Integrative Disruption: The Rescue of the 33 Chilean Miners as a Live Media Event

Integrative Disruption: The Rescue of the 33 Chilean Miners as a Live Media Event

César Jiménez-Martínez (London School of Economics and Political Science (LSE), UK)
Copyright: © 2016 |Pages: 18
DOI: 10.4018/978-1-4666-9967-0.ch005
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Generally speaking, the study of media events as tools of political communication seems to have mainly focused on “integrative” events, such as sports competitions or staged celebrations (e.g. Dayan & Katz, 1992; Rivenburgh, 2010). Lately, there have also been calls to study “disruptive” situations, particularly terrorist acts (e.g. Katz & Liebes, 2007). Limited attention has been paid to the role that natural disasters or other catastrophes may play in this realm (e.g. Cottle, 2011). My chapter attempts to contribute in the latter line, focusing on the rescue of the Chilean miners of October 2010 and which arguably became one of the most relevant media events of recent history. Using Critical Discourse Analysis to examine the narratives constructed during the live coverage by local television station TVN and global broadcaster BBC World News, this chapter argues that, from a theoretical point of view, traditional categories such as “integrative” or “disruptive” appear to be ill equipped to deal with the current complexity of media events. In addition, despite the different accounts constructed by local and global media, media events seem to be much more cohesive and restricted to what has been recently argued by some scholars (e.g. Hepp & Couldry, 2010). Thus, it appears that governments can potentially use catastrophes to build narratives useful to advance different political, economic or cultural purposes. However, in order to reach that cohesion, a series of controversial issues are left out of these narratives, for instance, in this case, the responsibility of the owners of the mine in the accident, the poor security conditions of the excavation site or the fierce control of communications imposed by the government.
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We are not heroes and they are not heroes. They are victims of bad working conditions. And the bad management of the mine. (Lily Gómez, wife of Mario Gómez, one of the 33 trapped miners, interviewed in Macqueen, 2011)

It may not commonly be taken into account, but the different theoretical approaches toward media events should always be viewed in relation to the wider political and sociocultural contexts in which they emerge. As Dayan admits (2008), when he and Elihu Katz published Media Events: The Live Broadcasting of History (1992), their emphasis on hegemony, integration and reconciliation was partly influenced by the mood of the aftermath of the Cold War, particularly the ideas popularized at that time by Francis Fukuyama about the ‘end of history’ (1992). Similarly, later revisions made to the concept, which argued that traumatic events such as terrorism, disaster and war were taking centre stage in detriment of more celebratory occasions (e.g. Katz & Liebes, 2007), were an answer to 9/11 and the subsequent War on Terror (Sun, 2014, p. 459).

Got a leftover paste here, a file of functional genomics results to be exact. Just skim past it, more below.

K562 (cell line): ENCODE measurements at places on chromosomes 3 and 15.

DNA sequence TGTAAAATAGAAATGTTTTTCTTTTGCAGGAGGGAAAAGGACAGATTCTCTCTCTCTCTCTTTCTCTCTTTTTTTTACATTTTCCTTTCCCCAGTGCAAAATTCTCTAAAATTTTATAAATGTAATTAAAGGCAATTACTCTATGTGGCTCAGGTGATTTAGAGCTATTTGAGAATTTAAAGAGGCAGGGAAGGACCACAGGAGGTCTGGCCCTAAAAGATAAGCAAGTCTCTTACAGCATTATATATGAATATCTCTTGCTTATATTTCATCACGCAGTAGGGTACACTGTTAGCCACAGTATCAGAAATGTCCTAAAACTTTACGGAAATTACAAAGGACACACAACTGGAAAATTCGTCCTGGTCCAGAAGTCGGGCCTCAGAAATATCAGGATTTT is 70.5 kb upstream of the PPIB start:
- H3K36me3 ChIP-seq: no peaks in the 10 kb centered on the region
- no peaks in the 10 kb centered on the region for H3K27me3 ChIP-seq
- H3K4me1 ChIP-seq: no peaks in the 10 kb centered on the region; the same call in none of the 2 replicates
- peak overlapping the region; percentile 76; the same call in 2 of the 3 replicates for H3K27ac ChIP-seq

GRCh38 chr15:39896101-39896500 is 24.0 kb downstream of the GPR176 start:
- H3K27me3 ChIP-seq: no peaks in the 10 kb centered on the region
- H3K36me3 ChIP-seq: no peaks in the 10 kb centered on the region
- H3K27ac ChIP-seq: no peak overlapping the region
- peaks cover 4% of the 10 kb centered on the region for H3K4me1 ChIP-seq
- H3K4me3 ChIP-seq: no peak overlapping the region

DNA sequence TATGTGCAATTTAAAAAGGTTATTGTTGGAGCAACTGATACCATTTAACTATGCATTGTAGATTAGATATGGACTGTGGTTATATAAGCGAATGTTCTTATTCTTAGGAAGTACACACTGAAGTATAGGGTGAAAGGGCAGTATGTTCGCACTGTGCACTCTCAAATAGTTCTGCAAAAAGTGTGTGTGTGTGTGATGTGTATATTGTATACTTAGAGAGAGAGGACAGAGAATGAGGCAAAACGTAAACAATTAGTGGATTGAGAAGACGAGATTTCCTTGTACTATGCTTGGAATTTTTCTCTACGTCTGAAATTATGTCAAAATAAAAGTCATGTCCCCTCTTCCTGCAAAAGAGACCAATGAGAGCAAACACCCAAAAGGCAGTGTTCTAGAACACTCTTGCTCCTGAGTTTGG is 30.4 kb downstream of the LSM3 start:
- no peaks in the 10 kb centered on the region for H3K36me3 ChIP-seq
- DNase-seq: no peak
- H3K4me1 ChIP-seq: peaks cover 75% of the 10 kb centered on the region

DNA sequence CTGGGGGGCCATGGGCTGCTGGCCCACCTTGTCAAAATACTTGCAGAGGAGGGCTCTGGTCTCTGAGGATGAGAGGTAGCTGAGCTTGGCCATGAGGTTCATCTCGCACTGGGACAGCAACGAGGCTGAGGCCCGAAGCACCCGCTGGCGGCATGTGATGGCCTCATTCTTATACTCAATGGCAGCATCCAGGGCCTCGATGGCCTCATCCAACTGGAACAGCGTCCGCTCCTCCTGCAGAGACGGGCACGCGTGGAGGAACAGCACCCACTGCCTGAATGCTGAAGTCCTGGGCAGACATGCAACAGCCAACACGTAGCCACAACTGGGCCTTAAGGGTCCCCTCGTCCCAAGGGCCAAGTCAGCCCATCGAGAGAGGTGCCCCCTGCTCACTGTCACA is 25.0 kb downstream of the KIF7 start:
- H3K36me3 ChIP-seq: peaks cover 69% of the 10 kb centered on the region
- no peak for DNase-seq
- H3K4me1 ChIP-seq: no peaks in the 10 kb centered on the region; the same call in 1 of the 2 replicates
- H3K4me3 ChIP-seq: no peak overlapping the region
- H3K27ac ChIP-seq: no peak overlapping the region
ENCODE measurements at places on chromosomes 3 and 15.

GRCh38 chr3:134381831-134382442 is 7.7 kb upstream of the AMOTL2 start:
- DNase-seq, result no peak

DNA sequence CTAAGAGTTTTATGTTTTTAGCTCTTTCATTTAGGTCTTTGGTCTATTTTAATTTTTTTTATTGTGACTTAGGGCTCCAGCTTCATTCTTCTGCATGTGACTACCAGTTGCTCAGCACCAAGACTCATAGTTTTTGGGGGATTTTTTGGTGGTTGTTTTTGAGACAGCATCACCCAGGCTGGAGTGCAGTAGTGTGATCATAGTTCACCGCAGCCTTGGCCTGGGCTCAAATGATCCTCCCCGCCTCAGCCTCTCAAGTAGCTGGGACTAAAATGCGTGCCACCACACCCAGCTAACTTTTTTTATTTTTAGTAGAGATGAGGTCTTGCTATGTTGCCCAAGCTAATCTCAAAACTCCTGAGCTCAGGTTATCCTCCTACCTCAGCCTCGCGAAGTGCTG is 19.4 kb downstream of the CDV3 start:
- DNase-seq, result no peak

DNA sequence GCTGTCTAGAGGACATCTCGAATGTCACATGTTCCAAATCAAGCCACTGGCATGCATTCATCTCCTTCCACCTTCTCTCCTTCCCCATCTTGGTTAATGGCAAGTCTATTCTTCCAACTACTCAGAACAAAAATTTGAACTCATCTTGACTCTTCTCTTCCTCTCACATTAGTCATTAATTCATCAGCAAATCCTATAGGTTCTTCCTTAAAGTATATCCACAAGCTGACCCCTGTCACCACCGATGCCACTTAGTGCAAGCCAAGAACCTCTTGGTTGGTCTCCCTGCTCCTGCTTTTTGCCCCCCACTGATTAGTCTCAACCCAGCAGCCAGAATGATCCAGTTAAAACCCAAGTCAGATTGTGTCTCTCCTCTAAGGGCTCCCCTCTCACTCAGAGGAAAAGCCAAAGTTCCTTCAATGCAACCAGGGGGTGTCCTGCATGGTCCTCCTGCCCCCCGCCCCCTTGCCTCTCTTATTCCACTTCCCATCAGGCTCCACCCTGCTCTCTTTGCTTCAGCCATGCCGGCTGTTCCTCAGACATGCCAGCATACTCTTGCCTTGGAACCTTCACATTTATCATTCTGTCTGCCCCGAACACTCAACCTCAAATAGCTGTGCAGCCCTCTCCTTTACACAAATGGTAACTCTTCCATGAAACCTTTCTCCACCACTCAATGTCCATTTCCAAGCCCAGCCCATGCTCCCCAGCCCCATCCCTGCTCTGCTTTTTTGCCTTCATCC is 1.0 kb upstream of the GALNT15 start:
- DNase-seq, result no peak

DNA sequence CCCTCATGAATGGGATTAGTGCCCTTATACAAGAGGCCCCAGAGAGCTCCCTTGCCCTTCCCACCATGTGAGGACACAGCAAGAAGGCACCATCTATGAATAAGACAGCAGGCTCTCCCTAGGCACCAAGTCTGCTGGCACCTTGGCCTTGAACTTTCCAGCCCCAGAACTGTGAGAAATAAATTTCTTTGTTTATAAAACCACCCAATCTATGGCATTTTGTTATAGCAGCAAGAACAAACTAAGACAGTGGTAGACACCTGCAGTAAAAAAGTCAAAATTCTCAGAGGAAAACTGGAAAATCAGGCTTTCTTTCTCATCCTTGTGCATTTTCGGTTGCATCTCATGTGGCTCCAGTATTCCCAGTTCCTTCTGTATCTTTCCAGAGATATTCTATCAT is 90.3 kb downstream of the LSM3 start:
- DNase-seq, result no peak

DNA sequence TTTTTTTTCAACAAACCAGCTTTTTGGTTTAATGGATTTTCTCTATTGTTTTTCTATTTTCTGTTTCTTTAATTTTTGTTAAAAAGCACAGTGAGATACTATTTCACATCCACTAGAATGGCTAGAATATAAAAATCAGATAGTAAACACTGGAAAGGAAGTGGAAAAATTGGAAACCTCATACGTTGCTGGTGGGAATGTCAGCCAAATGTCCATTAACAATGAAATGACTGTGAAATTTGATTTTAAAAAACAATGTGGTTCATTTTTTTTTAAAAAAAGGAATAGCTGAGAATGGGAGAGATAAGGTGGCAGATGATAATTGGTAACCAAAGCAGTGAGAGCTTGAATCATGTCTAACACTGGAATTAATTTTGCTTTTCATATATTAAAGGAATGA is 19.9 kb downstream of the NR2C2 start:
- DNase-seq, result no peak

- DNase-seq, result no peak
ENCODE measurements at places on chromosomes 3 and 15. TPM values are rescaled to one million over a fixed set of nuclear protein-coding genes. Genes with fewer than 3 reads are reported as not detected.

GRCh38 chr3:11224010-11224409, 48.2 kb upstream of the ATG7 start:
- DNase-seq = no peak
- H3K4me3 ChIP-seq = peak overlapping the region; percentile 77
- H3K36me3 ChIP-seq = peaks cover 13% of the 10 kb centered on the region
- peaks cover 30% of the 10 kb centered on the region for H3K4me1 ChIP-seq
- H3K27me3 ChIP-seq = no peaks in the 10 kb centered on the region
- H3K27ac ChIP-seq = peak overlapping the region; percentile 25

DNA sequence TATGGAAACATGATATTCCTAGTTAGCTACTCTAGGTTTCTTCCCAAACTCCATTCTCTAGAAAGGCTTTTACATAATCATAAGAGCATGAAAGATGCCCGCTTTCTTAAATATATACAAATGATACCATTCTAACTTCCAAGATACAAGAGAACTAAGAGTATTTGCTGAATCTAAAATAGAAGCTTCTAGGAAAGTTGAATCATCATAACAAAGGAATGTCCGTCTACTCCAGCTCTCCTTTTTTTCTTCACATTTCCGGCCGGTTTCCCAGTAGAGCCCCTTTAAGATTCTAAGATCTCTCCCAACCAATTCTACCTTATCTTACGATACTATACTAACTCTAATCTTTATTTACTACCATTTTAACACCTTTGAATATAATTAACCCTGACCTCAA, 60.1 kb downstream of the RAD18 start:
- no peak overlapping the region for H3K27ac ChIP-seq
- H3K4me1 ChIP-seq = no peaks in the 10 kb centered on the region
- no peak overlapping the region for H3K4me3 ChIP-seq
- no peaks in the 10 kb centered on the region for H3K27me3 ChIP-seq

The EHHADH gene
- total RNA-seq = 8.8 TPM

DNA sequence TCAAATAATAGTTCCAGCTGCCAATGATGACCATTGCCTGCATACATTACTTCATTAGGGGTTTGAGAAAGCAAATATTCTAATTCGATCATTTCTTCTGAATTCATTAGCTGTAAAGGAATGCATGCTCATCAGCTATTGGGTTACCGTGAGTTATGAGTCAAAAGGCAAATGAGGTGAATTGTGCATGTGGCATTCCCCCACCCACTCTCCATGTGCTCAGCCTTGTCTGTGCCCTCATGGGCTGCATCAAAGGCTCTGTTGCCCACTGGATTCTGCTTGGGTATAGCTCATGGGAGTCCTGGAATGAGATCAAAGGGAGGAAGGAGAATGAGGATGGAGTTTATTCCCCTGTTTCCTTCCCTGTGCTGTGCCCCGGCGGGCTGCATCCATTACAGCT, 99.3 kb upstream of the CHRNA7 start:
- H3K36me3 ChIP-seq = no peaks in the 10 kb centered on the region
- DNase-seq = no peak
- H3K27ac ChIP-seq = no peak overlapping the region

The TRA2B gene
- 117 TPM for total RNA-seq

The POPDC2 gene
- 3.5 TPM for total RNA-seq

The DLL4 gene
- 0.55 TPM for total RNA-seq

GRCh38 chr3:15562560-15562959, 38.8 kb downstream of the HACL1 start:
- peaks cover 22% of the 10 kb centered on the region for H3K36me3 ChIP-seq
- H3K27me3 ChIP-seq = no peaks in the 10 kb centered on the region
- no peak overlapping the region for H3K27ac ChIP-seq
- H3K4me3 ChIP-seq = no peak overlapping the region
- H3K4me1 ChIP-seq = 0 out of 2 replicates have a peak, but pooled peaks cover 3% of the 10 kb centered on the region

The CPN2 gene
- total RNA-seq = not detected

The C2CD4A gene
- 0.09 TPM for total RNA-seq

Although these and other similar revisions have represented a significant contribution in pushing forward the understanding of media events, they have also been dominated by a mostly Westocentric or ‘Northern’ perspective. As such, they have paid limited attention to approaches coming from other regions, which on occasion may provide divergent accounts. For instance, some examples from China have demonstrated that the classic model of media events, which aims to celebrate national unity in a ceremonial way, has not been completely upstaged by traumatic occurrences, but is in fact ‘still alive’ (Cui, 2013, p.1220; see also Sun, 2014).

This chapter will problematize some current perspectives concerning disasters and media events, using a remarkable ‘Southern’ episode as a case study: the broadcast of the rescue of the 33 Chilean miners in October 2010. Watched live by an estimated audience of 1 billion spectators around the world, the rescue has been considered a historical media event as well as a source of inspiration and feel-good for people (Bachman, 2010; Brooks, 2010; Stanford, 2010). Despite this high visibility, it remains an understudied episode. A quick glance at the literature shows that only a few works have attempted to analyse it (e.g. Ferry, 2011; Malešević, 2013; Philips, 2011; Prieto Larraín, 2011; Scandura & Sharif, 2013; Useem, Jordán & Koljatic, 2013). Interestingly, while all these works have agreed on the key role played by media organisations, with few exceptions (e.g. Rossi, Magnani & Iadarola, 2011), the contribution of media and communication studies to a better understanding of this episode appears to be minimal.

Based on an analysis of videos of the live broadcast by the Chilean station TVN and BBC News, I will argue that this case suggests that, in spite of what some authors have recently proposed, the conceptualisation of media events should leave behind the categorisation between ‘integrative’ and ‘disruptive’. In addition, it appears that the inclusion of global media organisations in what used to be mostly national events does not guarantee that alternative or disruptive accounts will be given a voice. Finally, this story is a reminder of the potential political uses disasters may have, such as this case, in which the communicative controls imposed by the government and the responsibility of the company owning the mine were overlooked in order to benefit the Chilean authorities.

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